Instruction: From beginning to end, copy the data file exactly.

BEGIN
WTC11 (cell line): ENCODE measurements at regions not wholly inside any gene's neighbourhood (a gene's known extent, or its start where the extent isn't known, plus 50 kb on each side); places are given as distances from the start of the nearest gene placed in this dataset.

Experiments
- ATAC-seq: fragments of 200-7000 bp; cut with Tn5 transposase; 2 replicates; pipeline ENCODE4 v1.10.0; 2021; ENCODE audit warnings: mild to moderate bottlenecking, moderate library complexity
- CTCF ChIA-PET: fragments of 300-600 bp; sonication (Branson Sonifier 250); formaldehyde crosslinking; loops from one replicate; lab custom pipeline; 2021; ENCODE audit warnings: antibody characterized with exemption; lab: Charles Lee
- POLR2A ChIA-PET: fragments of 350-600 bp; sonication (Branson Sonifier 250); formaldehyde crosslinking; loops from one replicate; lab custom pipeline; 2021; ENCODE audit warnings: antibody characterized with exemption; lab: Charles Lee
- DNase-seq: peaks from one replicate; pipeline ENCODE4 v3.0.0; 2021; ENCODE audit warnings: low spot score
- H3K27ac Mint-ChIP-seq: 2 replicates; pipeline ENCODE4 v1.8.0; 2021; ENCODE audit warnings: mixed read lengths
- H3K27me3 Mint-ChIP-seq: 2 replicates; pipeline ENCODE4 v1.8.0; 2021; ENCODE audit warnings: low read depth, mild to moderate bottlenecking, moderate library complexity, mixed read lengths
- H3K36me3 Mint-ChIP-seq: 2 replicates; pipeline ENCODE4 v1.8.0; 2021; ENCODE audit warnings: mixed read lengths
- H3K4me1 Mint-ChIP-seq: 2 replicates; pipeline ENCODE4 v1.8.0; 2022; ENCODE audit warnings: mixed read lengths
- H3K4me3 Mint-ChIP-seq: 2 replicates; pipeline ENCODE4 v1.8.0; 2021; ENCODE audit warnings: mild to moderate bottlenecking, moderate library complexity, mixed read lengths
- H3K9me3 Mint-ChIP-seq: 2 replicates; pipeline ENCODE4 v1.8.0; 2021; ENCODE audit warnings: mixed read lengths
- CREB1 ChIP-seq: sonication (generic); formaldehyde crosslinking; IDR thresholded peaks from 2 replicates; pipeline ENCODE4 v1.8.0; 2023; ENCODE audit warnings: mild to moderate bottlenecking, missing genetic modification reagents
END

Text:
WTC11 (cell line): ENCODE measurements at regions not wholly inside any gene's neighbourhood (a gene's known extent, or its start where the extent isn't known, plus 50 kb on each side); places are given as distances from the start of the nearest gene placed in this dataset.

Experiments
- ATAC-seq: fragments of 200-7000 bp; cut with Tn5 transposase; 2 replicates; pipeline ENCODE4 v1.10.0; 2021; ENCODE audit warnings: mild to moderate bottlenecking, moderate library complexity
- CTCF ChIA-PET: fragments of 300-600 bp; sonication (Branson Sonifier 250); formaldehyde crosslinking; loops from one replicate; lab custom pipeline; 2021; ENCODE audit warnings: antibody characterized with exemption; lab: Charles Lee
- POLR2A ChIA-PET: fragments of 350-600 bp; sonication (Branson Sonifier 250); formaldehyde crosslinking; loops from one replicate; lab custom pipeline; 2021; ENCODE audit warnings: antibody characterized with exemption; lab: Charles Lee
- DNase-seq: peaks from one replicate; pipeline ENCODE4 v3.0.0; 2021; ENCODE audit warnings: low spot score
- H3K27ac Mint-ChIP-seq: 2 replicates; pipeline ENCODE4 v1.8.0; 2021; ENCODE audit warnings: mixed read lengths
- H3K27me3 Mint-ChIP-seq: 2 replicates; pipeline ENCODE4 v1.8.0; 2021; ENCODE audit warnings: low read depth, mild to moderate bottlenecking, moderate library complexity, mixed read lengths
- H3K36me3 Mint-ChIP-seq: 2 replicates; pipeline ENCODE4 v1.8.0; 2021; ENCODE audit warnings: mixed read lengths
- H3K4me1 Mint-ChIP-seq: 2 replicates; pipeline ENCODE4 v1.8.0; 2022; ENCODE audit warnings: mixed read lengths
- H3K4me3 Mint-ChIP-seq: 2 replicates; pipeline ENCODE4 v1.8.0; 2021; ENCODE audit warnings: mild to moderate bottlenecking, moderate library complexity, mixed read lengths
- H3K9me3 Mint-ChIP-seq: 2 replicates; pipeline ENCODE4 v1.8.0; 2021; ENCODE audit warnings: mixed read lengths
- CREB1 ChIP-seq: sonication (generic); formaldehyde crosslinking; IDR thresholded peaks from 2 replicates; pipeline ENCODE4 v1.8.0; 2023; ENCODE audit warnings: mild to moderate bottlenecking, missing genetic modification reagents